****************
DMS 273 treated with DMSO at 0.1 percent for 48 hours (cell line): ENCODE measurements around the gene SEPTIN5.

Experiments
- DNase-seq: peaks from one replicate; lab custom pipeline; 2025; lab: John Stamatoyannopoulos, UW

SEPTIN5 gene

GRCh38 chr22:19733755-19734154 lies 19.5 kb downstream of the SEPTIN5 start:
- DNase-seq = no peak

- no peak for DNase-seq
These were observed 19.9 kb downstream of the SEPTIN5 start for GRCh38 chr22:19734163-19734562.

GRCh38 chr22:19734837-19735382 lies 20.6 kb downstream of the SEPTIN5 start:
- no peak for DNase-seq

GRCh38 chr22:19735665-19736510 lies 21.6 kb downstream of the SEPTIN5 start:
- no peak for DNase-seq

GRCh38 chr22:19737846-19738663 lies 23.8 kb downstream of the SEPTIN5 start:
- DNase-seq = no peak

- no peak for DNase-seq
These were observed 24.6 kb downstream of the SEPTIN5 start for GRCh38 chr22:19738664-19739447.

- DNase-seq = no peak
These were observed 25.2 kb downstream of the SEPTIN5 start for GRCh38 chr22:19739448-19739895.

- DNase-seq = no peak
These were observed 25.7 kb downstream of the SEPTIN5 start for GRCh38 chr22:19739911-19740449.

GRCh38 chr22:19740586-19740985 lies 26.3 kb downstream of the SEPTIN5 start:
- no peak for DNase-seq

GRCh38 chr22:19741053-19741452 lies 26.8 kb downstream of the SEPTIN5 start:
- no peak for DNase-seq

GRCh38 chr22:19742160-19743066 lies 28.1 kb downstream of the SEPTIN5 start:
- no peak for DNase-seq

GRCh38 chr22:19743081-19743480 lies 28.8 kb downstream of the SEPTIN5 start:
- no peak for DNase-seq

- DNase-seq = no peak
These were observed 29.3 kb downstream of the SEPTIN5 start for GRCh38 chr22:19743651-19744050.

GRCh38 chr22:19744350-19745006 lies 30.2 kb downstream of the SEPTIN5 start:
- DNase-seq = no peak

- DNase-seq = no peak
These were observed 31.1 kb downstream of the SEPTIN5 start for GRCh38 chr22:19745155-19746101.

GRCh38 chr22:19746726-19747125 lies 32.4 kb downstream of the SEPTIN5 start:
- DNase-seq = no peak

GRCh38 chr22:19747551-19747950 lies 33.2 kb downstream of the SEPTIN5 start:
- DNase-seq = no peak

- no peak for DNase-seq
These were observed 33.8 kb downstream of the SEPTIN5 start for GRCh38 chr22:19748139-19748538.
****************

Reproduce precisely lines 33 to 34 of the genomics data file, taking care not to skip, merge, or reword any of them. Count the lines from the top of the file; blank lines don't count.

- DNase-seq = no peak
These were observed 31.1 kb downstream of the SEPTIN5 start for GRCh38 chr22:19745155-19746101.